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The heartbreak of ragging


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There has been public outcry after an appeal from a mother of a student who committed suicide after allegedly being ragged mercilessly at the Sabaragamuwa University. The complaint to the police was made three and a half years after the tragic incident, according to reports, and underscores the devastation that can be caused by this inhuman practice. 

Incidents of ragging are frequently reported but even though the maximum penalty carries 10 years of rigorous imprisonment, ragging has remained a significant problem within local universities. Last year 15 Peradeniya University students were arrested for ragging while in 2016, 10 Kelaniya undergraduates were arrested after they forced a female first-year student to remove the jeans she was wearing and later slapped her. Both instances garnered much publicity but a comprehensive effort to stamp out ragging at local universities has failed to materialise. As with other forms of illegal and reprehensible behaviour, actual convictions that happen consistently would be the best deterrent.         

Sri Lanka in 1998 passed the Prohibition of Ragging and Other Forms of Violence in Educational Institutions Act, which carries hefty prison sentences, yet the country’s image remains tainted, with several world publications claiming that Sri Lankans practise the worst forms of ragging. It would be impossible for the Government to reform the higher education sector unless they tackle the issue of ragging and root it out of the system.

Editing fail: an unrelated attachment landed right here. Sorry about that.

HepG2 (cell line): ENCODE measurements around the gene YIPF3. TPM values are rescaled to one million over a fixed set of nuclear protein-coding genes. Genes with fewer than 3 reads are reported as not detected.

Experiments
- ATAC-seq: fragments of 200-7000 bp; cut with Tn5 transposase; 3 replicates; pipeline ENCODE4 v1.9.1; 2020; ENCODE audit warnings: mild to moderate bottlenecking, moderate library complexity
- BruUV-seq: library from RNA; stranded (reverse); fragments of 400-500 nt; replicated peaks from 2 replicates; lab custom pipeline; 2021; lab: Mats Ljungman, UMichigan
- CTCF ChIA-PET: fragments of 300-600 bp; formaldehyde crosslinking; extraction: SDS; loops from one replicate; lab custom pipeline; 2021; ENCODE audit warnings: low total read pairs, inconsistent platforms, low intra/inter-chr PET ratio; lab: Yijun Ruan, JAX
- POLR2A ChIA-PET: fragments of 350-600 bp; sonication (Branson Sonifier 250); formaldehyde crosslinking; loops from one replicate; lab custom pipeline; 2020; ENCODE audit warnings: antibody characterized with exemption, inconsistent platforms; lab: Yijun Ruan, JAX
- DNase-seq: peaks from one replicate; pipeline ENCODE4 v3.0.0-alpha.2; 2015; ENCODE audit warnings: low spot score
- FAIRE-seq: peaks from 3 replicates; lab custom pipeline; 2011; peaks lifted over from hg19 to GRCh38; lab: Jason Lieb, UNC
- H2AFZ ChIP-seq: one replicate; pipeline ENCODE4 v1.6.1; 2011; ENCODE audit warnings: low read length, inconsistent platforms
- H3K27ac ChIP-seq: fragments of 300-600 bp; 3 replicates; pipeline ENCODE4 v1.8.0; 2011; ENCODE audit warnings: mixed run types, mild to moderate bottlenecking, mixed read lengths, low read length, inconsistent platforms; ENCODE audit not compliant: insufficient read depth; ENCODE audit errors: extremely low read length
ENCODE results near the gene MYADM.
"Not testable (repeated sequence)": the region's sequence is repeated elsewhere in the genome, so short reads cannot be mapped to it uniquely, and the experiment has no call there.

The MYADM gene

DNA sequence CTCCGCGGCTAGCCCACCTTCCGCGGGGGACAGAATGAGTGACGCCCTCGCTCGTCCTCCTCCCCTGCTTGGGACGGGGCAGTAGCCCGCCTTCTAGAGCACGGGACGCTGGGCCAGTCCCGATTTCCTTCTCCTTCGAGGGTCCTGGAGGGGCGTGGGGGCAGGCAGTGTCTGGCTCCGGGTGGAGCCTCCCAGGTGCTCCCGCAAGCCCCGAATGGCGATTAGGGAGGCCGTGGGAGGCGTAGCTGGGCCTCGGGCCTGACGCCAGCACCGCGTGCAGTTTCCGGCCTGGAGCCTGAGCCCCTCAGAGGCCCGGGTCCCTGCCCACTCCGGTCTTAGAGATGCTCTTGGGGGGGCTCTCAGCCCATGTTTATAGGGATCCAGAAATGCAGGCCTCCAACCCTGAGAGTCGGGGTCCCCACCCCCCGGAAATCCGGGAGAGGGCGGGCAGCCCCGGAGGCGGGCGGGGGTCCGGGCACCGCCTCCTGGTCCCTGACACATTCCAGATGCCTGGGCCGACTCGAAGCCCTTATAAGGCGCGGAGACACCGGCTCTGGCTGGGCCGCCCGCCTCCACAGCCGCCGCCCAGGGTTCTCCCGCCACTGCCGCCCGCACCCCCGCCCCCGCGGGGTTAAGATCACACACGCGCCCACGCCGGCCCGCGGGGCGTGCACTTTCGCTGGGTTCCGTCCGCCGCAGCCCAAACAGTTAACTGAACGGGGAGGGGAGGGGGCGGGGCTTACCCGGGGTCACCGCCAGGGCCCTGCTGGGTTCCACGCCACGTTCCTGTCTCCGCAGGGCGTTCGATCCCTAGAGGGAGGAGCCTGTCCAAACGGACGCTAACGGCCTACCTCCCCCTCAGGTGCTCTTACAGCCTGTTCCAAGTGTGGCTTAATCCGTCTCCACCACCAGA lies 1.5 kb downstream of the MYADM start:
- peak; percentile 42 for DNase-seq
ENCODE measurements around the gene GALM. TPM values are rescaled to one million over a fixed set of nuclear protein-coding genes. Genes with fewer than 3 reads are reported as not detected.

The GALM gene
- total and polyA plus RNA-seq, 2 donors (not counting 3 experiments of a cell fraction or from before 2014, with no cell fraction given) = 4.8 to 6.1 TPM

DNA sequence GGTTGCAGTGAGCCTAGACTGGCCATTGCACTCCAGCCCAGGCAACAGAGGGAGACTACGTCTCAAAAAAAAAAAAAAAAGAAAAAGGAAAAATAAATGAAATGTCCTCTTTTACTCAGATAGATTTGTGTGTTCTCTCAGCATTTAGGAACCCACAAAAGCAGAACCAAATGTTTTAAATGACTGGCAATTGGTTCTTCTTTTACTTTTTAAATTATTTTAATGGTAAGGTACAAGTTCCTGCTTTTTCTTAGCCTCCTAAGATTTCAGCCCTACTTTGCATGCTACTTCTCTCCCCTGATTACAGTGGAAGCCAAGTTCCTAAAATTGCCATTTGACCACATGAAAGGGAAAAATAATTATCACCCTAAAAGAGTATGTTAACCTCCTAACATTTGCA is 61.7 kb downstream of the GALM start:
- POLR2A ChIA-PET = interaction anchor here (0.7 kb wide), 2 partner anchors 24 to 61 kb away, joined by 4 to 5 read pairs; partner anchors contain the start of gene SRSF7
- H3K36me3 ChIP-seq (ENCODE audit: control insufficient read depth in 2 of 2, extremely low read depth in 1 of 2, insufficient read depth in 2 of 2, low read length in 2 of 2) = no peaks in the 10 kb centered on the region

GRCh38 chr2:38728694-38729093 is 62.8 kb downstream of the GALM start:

Statistics show 15 students have died, two have committed suicide, 25 have been disabled, six sexually abused and more than 6,000 students have left universities, all because of ragging by seniors and the failure of university and State authorities to take effective countermeasures or implement the law strictly.

Having first rejected ragging, the Inter-University Students’ Federation (IUSF) has defended it as a “subculture”, which is a gross and wholly inadequate reason to allow its continuance. Union activities, which are at their strongest in hostels, create the environment for ragging victims to suffer in silence. Students are also used to promote political ends and unfairly manipulated to disrupt the functions of universities. If organisations such as the IUSF want to be seen as genuine representatives of students, then they need to ban this horrific practice immediately.

Unions and academics have the responsibility to implement safeguards against the heinous practice. Officials of student unions need to educate their members on the physical and psychological negatives of ragging. Union members can report fellow students engaged in ragging and protect hostellers, who are often the worst-affected. Any student caught ragging should be immediately kicked out of the university and face criminal charges. Such tough measures to empower students are the only way to give victims the confidence to come forward.

Cooperating with authorities to punish offenders and eventually clean the university system of ragging will gain student unions and other stakeholders significant public approval and even increase the masses’ empathy on other issues that they campaign on such as adequate funding of State universities. If more students complained to Police and officials implement the law then Sri Lanka might finally see the end of a practice that has nothing to recommend it. Such tragedies such as what happened to this student should never be allowed to happen again. 


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